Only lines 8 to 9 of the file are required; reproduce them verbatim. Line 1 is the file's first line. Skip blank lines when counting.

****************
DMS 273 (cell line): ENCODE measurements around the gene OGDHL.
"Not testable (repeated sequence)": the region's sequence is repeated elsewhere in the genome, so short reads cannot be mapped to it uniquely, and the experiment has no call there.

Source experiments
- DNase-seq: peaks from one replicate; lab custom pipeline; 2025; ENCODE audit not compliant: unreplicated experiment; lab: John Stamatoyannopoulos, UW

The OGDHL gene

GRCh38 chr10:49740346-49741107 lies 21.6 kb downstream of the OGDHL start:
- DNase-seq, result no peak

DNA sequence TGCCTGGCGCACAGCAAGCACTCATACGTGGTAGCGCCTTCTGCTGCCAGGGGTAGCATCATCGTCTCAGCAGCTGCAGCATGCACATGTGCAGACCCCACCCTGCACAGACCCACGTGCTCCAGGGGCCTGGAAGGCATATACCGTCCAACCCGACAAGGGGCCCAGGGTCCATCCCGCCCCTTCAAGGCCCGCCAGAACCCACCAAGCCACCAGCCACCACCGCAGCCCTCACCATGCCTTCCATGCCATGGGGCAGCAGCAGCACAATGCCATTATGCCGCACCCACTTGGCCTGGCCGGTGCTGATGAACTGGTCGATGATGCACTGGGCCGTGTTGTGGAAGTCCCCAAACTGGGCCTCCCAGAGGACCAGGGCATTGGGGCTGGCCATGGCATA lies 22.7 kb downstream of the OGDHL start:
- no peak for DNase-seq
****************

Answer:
DNA sequence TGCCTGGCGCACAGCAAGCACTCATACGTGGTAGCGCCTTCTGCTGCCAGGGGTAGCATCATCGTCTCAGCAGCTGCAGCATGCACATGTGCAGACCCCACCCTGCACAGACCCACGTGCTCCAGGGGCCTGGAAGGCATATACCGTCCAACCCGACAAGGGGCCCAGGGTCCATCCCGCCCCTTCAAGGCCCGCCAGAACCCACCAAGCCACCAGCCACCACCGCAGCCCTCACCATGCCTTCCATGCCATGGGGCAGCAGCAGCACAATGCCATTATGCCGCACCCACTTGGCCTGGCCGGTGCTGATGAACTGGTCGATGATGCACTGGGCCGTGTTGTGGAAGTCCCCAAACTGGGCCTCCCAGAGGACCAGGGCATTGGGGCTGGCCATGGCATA lies 22.7 kb downstream of the OGDHL start:
- no peak for DNase-seq